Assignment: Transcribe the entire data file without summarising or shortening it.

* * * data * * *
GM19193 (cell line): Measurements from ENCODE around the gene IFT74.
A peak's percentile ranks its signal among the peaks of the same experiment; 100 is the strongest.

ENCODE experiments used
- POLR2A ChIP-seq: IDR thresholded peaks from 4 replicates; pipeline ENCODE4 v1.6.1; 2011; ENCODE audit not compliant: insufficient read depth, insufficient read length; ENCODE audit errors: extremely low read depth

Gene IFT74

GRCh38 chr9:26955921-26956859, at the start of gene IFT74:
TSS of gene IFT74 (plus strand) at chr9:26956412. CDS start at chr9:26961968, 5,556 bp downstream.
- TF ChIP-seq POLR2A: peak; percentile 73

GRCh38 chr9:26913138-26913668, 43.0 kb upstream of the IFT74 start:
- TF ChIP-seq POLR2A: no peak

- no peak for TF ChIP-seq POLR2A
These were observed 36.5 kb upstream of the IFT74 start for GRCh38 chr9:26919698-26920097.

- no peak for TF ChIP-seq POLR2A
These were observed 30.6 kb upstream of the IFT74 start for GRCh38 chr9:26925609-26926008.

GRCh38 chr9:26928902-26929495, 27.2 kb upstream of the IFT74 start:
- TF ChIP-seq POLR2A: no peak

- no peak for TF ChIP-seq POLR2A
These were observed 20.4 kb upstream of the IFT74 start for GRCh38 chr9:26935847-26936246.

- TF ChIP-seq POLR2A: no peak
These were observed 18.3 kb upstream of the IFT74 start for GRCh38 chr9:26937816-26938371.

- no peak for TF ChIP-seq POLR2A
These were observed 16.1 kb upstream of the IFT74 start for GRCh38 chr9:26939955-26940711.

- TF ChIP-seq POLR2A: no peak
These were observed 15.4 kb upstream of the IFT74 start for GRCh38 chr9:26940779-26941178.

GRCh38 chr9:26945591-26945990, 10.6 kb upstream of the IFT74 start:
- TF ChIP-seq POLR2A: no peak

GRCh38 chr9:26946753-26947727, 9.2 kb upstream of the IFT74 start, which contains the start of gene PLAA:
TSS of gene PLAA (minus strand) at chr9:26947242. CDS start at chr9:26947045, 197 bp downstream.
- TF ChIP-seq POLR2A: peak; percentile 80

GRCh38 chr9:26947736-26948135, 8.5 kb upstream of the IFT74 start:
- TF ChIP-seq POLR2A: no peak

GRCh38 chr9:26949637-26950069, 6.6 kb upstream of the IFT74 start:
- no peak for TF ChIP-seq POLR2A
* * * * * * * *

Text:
GM19193 (cell line): Measurements from ENCODE around the gene IFT74.
A peak's percentile ranks its signal among the peaks of the same experiment; 100 is the strongest.

ENCODE experiments used
- POLR2A ChIP-seq: IDR thresholded peaks from 4 replicates; pipeline ENCODE4 v1.6.1; 2011; ENCODE audit not compliant: insufficient read depth, insufficient read length; ENCODE audit errors: extremely low read depth

Gene IFT74

GRCh38 chr9:26955921-26956859, at the start of gene IFT74:
TSS of gene IFT74 (plus strand) at chr9:26956412. CDS start at chr9:26961968, 5,556 bp downstream.
- TF ChIP-seq POLR2A: peak; percentile 73

GRCh38 chr9:26913138-26913668, 43.0 kb upstream of the IFT74 start:
- TF ChIP-seq POLR2A: no peak

- no peak for TF ChIP-seq POLR2A
These were observed 36.5 kb upstream of the IFT74 start for GRCh38 chr9:26919698-26920097.

- no peak for TF ChIP-seq POLR2A
These were observed 30.6 kb upstream of the IFT74 start for GRCh38 chr9:26925609-26926008.

GRCh38 chr9:26928902-26929495, 27.2 kb upstream of the IFT74 start:
- TF ChIP-seq POLR2A: no peak

- no peak for TF ChIP-seq POLR2A
These were observed 20.4 kb upstream of the IFT74 start for GRCh38 chr9:26935847-26936246.

- TF ChIP-seq POLR2A: no peak
These were observed 18.3 kb upstream of the IFT74 start for GRCh38 chr9:26937816-26938371.

- no peak for TF ChIP-seq POLR2A
These were observed 16.1 kb upstream of the IFT74 start for GRCh38 chr9:26939955-26940711.

- TF ChIP-seq POLR2A: no peak
These were observed 15.4 kb upstream of the IFT74 start for GRCh38 chr9:26940779-26941178.

GRCh38 chr9:26945591-26945990, 10.6 kb upstream of the IFT74 start:
- TF ChIP-seq POLR2A: no peak

GRCh38 chr9:26946753-26947727, 9.2 kb upstream of the IFT74 start, which contains the start of gene PLAA:
TSS of gene PLAA (minus strand) at chr9:26947242. CDS start at chr9:26947045, 197 bp downstream.
- TF ChIP-seq POLR2A: peak; percentile 80

GRCh38 chr9:26947736-26948135, 8.5 kb upstream of the IFT74 start:
- TF ChIP-seq POLR2A: no peak

GRCh38 chr9:26949637-26950069, 6.6 kb upstream of the IFT74 start:
- no peak for TF ChIP-seq POLR2A